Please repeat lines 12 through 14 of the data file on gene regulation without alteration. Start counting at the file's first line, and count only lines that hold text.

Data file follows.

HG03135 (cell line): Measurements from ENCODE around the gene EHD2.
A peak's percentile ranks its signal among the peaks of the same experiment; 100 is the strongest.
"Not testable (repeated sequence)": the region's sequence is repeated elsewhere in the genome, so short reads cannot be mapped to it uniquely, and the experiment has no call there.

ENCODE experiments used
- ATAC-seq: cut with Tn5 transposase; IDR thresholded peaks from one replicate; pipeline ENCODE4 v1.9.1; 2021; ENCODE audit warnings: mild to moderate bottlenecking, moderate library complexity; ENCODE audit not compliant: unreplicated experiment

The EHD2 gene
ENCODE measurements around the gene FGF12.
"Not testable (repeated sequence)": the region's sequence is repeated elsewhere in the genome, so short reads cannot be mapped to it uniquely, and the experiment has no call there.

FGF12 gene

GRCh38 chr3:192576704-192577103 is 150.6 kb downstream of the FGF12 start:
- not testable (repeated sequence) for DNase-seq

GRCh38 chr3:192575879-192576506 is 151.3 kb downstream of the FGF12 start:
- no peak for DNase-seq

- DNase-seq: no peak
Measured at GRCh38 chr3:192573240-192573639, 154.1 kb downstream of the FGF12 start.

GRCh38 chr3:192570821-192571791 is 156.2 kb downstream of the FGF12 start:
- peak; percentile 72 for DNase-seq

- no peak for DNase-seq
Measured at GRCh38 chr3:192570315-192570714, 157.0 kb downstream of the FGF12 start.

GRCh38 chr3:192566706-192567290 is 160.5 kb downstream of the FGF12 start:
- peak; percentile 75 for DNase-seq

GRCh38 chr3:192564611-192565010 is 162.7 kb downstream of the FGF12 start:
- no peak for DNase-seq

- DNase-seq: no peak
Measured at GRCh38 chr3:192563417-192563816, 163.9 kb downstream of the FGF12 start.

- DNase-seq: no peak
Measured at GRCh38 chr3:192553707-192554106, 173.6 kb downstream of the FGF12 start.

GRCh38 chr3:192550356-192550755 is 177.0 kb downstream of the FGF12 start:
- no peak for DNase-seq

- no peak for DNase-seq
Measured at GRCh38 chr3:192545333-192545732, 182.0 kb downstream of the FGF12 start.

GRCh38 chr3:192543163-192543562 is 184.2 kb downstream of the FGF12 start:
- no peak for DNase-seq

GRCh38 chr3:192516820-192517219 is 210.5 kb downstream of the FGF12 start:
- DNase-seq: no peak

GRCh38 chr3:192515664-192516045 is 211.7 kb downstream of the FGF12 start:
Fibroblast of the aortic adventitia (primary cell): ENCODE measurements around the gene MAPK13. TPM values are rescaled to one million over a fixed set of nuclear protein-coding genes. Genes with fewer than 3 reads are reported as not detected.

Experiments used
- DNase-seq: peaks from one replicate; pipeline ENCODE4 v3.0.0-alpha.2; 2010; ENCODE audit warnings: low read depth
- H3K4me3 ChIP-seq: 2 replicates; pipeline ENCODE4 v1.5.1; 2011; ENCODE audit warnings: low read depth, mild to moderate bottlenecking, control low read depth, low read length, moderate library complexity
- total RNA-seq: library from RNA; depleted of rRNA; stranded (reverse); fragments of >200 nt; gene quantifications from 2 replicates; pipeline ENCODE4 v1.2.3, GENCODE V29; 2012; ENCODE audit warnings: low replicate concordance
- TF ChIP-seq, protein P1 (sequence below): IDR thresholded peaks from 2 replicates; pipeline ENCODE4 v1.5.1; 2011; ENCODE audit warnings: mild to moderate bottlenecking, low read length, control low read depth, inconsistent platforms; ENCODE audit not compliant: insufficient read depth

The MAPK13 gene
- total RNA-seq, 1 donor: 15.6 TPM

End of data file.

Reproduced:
GRCh38 chr3:192575879-192576506 is 151.3 kb downstream of the FGF12 start:
- no peak for DNase-seq

- DNase-seq: no peak